United States District Court, S.D. California
SHIMMICK CONSTRUCTION COMPANY, INC./OBAYASHI CORPORATION, Plaintiff,
OFFICINE MECCANICHE GALLETTI-O.M.G. S.R.L., et al., Defendants. AND RELATED COUNTERCLAIM
ORDER DENYING DEFENDANTS' MOTION TO STRIKE PORTIONS OF CONSOLIDATED AMENDED COMPLAINT
[ECF No. 43]
CYNTHIA BASHANT, District Judge.
Pursuant to Federal Rule of Civil Procedure 12(f), Defendants Plant Outfitters, LLC, Plaint Architects, LLC, and RS1 Holdings, Inc. move to strike portions of Plaintiff Shimmick Construction Company Inc./Obayashi Corporation ("SOJV")'s Consolidated Amended Complaint ("CAC"). The remaining defendants have not joined in the motion to strike. Plaintiff opposes.
The Court finds this motion suitable for determination on the papers submitted and without oral argument. See Civ. L.R. 7.1(d.1). For the following reasons, the Court DENIES Defendants' motion to strike.
Plaintiff summarizes the nature of this action as follows in its consolidated amended complaint:
This action arises out of the failure of Robert W. Ober and his corporate entities' to design and provide a conforming concrete batch plant to SOJV and, further, the Sicoma-related entities' manufacture, sale, and delivery of defective and nonconforming concrete mixers to SOJV for use in the construction of the San Vincente dam-raise project. The nonconformities of the batch plant Mr. Ober and his corporate entities designed and provided have caused substantial damages to SOJV. Likewise, the defective and nonconforming concrete mixers, which are one component of the batch plant, have caused significant damages to SOJV. Consequently, SOJV seeks monetary and equitable relief.
(CAC ¶ 1.) In April 2010, Plaintiff "entered into a contract with the San Diego County Water Authority for the construction of the San Vincente Dam-Raise Project[, ]" which required raising the height of the dam by 117 feet. ( Id. ¶¶ 45-49.) According to Plaintiff, "[t]o produce a sufficient amount of concrete to timely complete the construction of the dam, SOJV required a batch plant capable of producing at least six compacted cubic yards of [roller-compacted concrete ("RCC")] output per batch." ( Id. ¶ 49.)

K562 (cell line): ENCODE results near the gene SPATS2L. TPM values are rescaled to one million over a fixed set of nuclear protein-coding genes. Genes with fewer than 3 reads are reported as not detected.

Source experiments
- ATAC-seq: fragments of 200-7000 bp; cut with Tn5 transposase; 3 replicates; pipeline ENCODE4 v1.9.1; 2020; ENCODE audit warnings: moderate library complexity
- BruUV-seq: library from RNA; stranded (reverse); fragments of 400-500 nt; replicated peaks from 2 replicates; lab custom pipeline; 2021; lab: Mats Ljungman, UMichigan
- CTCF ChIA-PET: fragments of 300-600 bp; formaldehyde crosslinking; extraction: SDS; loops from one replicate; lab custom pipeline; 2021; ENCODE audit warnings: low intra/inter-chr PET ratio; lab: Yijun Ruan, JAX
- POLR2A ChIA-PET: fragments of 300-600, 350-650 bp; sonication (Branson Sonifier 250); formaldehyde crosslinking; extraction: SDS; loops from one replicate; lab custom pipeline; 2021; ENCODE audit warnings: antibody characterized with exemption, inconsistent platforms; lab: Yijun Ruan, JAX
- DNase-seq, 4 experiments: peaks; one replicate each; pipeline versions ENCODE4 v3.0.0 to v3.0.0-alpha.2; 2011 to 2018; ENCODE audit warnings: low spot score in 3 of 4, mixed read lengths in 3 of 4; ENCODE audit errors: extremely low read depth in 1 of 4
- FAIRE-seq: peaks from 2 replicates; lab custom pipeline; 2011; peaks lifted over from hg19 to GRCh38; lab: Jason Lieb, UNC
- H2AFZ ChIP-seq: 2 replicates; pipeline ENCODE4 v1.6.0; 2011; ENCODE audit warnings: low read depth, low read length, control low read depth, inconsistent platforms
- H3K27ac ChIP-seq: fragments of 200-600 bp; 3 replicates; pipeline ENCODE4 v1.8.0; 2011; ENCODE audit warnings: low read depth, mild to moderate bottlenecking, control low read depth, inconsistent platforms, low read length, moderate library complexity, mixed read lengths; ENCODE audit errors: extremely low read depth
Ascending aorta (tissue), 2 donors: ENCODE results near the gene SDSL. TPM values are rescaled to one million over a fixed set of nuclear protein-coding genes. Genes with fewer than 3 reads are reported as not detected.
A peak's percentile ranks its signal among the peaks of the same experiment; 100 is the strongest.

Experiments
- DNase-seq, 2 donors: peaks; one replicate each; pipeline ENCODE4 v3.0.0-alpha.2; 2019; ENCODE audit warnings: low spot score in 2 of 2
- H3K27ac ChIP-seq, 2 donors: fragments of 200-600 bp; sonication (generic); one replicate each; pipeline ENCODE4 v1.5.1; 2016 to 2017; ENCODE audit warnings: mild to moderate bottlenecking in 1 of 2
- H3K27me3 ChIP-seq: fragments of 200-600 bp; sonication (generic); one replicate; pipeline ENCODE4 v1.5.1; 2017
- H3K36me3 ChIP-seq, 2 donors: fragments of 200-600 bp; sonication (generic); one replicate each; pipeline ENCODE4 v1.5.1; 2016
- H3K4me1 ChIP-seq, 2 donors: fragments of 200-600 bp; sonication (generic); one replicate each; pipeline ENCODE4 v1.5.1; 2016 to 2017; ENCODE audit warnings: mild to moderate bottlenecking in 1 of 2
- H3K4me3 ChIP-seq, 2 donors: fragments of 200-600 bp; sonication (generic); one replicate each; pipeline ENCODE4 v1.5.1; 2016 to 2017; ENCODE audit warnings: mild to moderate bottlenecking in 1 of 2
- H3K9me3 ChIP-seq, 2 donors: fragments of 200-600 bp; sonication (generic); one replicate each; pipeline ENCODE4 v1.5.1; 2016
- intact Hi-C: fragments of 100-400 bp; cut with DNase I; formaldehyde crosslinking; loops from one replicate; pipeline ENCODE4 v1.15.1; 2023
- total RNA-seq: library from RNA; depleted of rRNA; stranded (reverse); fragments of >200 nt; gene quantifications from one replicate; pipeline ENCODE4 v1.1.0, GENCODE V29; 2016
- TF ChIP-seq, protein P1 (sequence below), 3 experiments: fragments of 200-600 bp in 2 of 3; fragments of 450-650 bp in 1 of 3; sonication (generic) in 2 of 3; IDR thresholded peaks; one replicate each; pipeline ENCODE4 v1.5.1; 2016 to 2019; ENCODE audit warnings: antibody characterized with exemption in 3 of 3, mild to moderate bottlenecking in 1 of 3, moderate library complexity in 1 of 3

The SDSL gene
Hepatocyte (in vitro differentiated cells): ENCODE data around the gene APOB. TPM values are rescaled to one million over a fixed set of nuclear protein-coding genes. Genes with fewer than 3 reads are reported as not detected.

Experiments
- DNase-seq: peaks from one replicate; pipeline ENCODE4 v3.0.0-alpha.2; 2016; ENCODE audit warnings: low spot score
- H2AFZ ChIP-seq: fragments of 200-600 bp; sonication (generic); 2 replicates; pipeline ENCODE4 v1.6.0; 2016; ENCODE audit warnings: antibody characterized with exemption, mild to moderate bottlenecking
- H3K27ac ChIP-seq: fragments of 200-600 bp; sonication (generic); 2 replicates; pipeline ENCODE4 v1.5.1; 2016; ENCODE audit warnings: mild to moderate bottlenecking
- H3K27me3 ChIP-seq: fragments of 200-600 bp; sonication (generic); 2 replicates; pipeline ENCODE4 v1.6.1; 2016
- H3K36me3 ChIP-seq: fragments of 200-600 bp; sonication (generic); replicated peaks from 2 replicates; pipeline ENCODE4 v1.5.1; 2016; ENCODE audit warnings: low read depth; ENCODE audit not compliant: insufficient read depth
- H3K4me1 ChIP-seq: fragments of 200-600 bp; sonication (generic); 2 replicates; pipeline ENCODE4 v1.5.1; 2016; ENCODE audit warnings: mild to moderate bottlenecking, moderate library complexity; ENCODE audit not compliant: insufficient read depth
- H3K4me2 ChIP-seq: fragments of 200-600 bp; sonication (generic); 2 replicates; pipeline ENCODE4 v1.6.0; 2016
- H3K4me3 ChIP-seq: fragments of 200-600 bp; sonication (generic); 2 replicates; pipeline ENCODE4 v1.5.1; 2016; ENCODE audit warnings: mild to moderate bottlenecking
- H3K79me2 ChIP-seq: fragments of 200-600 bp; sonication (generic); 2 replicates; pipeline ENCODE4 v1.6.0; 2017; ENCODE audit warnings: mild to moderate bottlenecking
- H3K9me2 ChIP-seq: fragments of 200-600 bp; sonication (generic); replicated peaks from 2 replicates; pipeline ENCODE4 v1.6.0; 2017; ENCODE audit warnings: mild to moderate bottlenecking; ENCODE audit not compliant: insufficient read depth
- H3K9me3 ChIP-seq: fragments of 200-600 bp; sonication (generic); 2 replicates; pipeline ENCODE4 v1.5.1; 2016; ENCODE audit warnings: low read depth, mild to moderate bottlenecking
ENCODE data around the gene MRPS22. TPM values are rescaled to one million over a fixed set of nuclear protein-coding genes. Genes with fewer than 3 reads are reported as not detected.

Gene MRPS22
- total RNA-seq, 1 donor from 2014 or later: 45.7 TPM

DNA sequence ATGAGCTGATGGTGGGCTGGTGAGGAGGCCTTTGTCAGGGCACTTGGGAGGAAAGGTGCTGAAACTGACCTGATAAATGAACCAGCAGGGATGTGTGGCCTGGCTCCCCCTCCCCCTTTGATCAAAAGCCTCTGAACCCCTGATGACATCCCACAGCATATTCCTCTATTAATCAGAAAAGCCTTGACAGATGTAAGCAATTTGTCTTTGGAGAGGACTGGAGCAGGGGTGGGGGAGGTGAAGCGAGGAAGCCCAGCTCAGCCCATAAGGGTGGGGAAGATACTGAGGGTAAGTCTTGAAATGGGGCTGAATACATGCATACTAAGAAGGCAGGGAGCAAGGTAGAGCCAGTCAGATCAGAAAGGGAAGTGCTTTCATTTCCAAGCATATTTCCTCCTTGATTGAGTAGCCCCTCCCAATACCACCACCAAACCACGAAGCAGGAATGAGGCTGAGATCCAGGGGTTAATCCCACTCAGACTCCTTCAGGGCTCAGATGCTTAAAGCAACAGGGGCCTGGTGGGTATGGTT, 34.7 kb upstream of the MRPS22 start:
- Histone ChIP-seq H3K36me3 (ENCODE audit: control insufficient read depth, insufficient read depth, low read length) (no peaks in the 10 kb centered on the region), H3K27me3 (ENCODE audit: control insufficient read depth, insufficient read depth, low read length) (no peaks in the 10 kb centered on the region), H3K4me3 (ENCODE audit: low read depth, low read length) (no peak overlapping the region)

In June 2010, Plaintiff executed the first contract with Robert Ober, apparently on behalf of Plant Outfitters, for the purchase of components needed for the batch plant that incorporated a proposal with various obligations related to the mixers among other things. (CAC ¶¶ 74-83; CAC Ex. 3.) Shortly thereafter, Plaintiff executed the second contract "for a comprehensive design package for a customized RCC conveyor system" with "RS1 Holdings, Inc. dba Plant Architects and Plant Outfitters (Plant Architects)." (CAC ¶ 85; CAC Ex. 4.) The Sicoma Defendants-which consist of Officine Meccaniche Galletti-O.M.G. S.r.l. ("OMG"), Societa Italiana Construzione Macchine S.r.l. ("Sicoma Italy"), and Sicoma North America, Inc.-are parties to this action because they allegedly "manufactured the concrete mixers and wear parts for the concrete mixers (i.e., parts that are expected to wear over time due to use)[.]" (CAC ¶¶ 5-15.)
On November 11, 2013, Plaintiff commenced this action against Sicoma North America. On February 3, 2014, Plaintiff filed another complaint in the Orange County Superior Court against Robert W. Ober, RS1 Holdings, Robert Ober & Associates, Inc., Plant Architects, and Plant Outfitters (collectively, "Ober Defendants"), which was eventually removed to federal court.
On July 10, 2014, Sicoma North America filed its answer and counterclaim to the consolidated amended complaint, and OMG and Sicoma Italy also filed their answer.
Eventually, the Court granted the parties' joint motion to consolidate the two actions with this action as the lead case, and later-filed action as the member case. Plaintiff then filed its consolidated amended complaint, which asserts causes of action that range from breach of contract, breaches of warranties, and violations of California's Unfair Competition Law. There are six causes of action asserted against the Ober Defendants and four asserted against the Sicoma Defendants. Defendants now move to strike portions of the consolidated amended complaint. Plaintiff opposes.
II. LEGAL STANDARD
Rule 12(f) provides that a federal court may strike from the pleadings any insufficient defense or any redundant, immaterial, impertinent, or scandalous matter. Fed.R.Civ.P. 12(f). The function of a motion to strike is to avoid the unnecessary expenditures that arise throughout litigation by dispensing of any spurious issues prior to trial. Sidney-Vinstein v. A.H. Robins Co., 697 F.2d 880, 885 (9th Cir. 1983); Chong v. State Farm Mut. Auto. Ins. Co., 428 F.Supp.2d 1136, 1139 (S.D. Cal. 2006). As a general matter:
[w]hile a Rule 12(f) motion provides the means to excise improper materials from pleadings, such motions are generally disfavored because the motions may be used as delaying tactics and because of the strong policy favoring resolution on the merits. To that end, courts have held that a motion to strike matter from a complaint simply for being redundant, immaterial, impertinent, or scandalous "should only be granted if the matter has ...